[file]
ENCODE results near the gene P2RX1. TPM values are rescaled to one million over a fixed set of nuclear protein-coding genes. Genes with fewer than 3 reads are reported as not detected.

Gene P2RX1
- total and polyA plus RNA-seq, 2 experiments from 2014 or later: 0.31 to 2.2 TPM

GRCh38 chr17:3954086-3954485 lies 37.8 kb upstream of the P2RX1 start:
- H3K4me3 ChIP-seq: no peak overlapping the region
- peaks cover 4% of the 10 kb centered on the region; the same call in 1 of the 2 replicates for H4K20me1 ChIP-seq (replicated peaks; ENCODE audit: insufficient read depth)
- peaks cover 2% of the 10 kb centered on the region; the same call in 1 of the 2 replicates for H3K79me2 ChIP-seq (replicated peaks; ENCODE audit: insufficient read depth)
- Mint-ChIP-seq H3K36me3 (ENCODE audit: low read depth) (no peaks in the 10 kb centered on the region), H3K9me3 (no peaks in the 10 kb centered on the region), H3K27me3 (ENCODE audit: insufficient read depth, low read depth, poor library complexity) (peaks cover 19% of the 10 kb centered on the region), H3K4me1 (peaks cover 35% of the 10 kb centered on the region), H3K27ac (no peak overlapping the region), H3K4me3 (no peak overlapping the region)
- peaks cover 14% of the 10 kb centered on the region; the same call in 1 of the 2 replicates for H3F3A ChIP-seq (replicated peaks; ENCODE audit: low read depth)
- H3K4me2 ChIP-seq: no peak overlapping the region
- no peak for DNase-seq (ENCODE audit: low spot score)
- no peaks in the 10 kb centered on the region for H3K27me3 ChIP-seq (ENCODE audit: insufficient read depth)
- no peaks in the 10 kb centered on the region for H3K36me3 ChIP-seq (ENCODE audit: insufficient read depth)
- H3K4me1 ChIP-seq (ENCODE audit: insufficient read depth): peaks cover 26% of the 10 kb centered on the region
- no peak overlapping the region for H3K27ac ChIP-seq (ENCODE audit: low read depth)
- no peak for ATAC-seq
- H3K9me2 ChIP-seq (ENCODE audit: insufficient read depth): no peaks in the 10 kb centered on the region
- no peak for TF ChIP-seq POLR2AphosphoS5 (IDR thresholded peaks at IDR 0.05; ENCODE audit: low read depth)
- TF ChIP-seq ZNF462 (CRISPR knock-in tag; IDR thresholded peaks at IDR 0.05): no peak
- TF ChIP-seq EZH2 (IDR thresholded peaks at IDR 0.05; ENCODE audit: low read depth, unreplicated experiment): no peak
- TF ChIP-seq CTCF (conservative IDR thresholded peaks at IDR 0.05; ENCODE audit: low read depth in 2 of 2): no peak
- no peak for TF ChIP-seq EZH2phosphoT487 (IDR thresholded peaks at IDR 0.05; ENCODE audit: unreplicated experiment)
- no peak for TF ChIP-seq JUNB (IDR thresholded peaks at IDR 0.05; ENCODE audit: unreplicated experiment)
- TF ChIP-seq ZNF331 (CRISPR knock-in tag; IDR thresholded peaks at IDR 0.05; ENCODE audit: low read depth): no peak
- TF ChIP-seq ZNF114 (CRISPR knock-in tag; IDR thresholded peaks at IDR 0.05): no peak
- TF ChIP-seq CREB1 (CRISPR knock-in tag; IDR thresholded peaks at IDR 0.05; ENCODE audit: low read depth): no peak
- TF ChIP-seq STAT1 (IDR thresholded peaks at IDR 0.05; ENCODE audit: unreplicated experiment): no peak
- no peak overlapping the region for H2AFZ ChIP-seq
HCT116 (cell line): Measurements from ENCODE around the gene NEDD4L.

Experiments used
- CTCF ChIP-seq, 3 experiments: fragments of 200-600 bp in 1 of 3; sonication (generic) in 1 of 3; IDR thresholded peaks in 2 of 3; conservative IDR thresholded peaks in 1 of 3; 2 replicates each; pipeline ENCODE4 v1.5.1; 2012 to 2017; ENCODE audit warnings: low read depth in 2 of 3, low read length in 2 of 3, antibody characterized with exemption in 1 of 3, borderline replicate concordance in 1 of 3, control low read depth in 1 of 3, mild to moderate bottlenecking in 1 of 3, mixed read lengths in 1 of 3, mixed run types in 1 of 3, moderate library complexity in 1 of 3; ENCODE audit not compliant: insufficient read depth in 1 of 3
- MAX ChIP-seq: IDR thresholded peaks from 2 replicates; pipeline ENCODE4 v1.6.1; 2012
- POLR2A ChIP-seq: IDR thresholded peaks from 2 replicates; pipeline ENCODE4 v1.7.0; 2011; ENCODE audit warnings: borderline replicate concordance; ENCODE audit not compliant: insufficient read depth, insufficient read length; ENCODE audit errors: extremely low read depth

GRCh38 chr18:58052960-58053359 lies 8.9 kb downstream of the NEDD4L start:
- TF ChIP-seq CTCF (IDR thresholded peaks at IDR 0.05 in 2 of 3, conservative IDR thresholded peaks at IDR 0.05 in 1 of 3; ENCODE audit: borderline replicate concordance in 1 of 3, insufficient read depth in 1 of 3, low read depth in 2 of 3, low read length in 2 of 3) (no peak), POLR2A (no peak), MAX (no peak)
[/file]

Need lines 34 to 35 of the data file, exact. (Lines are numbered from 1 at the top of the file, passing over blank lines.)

GRCh38 chr18:58052960-58053359 lies 8.9 kb downstream of the NEDD4L start:
- TF ChIP-seq CTCF (IDR thresholded peaks at IDR 0.05 in 2 of 3, conservative IDR thresholded peaks at IDR 0.05 in 1 of 3; ENCODE audit: borderline replicate concordance in 1 of 3, insufficient read depth in 1 of 3, low read depth in 2 of 3, low read length in 2 of 3) (no peak), POLR2A (no peak), MAX (no peak)